Paula Deen eats a lot of greens

If you're ever lucky enough to sit down for a meal with Paula Deen, take note of the landscape of her plate. Limiting carbs means there is more room for other things such as green vegetables. Since Deen's change to a healthy lifestyle, she has doubled the amount of green vegetables found on her plate. "I really have been eating more of them-more veggies and more salads-and loving it," she told Shape.

Now when it comes to Deen's plate, she probably isn't scooping heaping spoonfuls of recipes like her fresh green beans that call for bacon drippings and of course butter. She's talking about what she calls the "fabulous array of good vegetables," Deen says are at the fingertips of those living in the south. "We eat more vegetables in the south than any other area I've ever been to," she told Dr. Oz. Those vegetables help keep Deen's appetite in check throughout the day filling her up faster than her old favorite carbs would. 

Paula Deen drinks unsweetened tea

Before Paula Deen's big transformation there was one thing you would always find in her hand. The Georgia native never went a day without a glass of sweet tea. "I would start drinking it at 11 o'clock in the morning, and it would be on my bedside table when I went to bed," she told Prevention (via Eater). In her sweet tea obsession alone she was consuming around one cup of sugar each day. That is well above the American Heart Association's recommended amount. They say that women shouldn't consume more than 24 grams of sugar per day.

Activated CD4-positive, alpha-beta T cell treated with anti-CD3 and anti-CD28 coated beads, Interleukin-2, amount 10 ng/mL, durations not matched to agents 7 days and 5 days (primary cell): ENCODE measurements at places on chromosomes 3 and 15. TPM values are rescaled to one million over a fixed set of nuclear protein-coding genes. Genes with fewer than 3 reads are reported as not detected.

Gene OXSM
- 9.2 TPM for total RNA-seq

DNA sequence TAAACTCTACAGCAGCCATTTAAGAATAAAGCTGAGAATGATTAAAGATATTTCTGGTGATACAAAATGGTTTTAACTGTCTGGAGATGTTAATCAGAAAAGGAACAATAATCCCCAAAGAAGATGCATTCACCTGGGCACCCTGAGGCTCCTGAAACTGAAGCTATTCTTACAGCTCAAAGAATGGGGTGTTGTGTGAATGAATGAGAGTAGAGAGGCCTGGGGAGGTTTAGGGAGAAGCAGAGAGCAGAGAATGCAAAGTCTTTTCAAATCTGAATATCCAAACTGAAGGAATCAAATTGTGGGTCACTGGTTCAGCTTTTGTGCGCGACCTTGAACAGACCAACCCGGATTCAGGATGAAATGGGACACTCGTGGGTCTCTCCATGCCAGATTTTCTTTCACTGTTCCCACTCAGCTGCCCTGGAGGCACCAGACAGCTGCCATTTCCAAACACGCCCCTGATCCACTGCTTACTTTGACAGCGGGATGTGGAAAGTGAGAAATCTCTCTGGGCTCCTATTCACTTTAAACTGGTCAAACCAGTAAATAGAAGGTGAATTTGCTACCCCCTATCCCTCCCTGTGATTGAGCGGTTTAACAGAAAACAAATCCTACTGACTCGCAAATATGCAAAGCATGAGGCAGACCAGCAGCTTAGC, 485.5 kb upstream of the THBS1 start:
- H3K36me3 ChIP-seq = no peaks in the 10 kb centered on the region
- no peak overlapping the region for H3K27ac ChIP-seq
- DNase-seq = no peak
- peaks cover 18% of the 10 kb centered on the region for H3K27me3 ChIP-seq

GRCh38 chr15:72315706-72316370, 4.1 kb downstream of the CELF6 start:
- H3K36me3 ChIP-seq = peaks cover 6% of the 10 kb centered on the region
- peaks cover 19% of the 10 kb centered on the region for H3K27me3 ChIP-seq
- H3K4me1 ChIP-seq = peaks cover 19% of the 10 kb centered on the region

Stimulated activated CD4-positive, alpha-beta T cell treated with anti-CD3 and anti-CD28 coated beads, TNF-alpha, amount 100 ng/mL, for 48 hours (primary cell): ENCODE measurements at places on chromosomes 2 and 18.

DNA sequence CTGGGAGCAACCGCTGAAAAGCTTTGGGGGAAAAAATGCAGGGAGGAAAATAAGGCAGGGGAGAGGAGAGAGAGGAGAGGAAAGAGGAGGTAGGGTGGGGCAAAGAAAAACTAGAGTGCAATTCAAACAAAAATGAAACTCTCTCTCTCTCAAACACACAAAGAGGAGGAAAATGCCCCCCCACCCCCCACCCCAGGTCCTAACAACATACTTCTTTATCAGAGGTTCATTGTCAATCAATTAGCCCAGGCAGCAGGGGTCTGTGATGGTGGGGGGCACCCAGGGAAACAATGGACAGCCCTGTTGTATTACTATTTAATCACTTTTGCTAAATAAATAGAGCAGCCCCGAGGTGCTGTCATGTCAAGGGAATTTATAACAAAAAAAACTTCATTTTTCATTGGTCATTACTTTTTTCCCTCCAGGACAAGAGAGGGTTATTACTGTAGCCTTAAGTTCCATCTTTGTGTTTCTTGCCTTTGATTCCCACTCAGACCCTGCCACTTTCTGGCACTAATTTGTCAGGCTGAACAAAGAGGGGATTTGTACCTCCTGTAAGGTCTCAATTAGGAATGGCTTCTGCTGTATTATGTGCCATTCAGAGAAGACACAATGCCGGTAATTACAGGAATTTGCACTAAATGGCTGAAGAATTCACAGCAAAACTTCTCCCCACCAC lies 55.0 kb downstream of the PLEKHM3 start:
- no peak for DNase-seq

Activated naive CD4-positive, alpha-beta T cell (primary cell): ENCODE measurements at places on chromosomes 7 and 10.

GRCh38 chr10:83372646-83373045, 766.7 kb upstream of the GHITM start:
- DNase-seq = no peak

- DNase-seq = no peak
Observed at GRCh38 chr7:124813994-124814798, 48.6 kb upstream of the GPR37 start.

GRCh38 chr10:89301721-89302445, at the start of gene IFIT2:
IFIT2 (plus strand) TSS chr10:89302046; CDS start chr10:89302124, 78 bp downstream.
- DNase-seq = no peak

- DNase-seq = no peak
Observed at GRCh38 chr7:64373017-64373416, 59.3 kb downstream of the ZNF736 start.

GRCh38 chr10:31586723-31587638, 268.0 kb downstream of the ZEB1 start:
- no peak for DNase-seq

Trying to eliminate empty calories, Deen traded in her sweet tea for unsweetened tea and it turns out she didn't think it was all that bad. "I began to enjoy flavored teas..." Deen told Shape. She's specifically fond of flavors like peach, lemon and passion fruit. "I even discovered a mint julep flavor that had less sugar or was sugar free." 

Paula Deen eats meat by the fistful

When planning her meals, Paula Deen doesn't forget to add protein to her plate. One of her favorite cuts of meat is country style pork backbone. As a true southerner, Deen still shops for her old fashioned meat at the General Store. Only now when she brings it home she makes sure her meat doesn't take up more space on her plate than her vegetables do. Her new rule of thumb is serving up only a fistful of meat per meal. That fistful is equal to about 3 ounces, which is what the USDA and FDA deem a single serving. 

In the past for Deen, that serving of meat may have consisted of chicken fried steak. Now, Deen says she'll either sear her steak "in a skillet or put it on the grill." Deen has been pretty creative in the kitchen when it comes to cooking meat. In place of butter for added flavor the well-beloved chef has been known to squeeze fresh juices of oranges and limes to create a marinade. With all the recipes she has under her belt across more than a dozen of her cookbooks Deen has plenty of ways to spice up her meat to enjoy daily.

Paula Deen eats lots of fresh food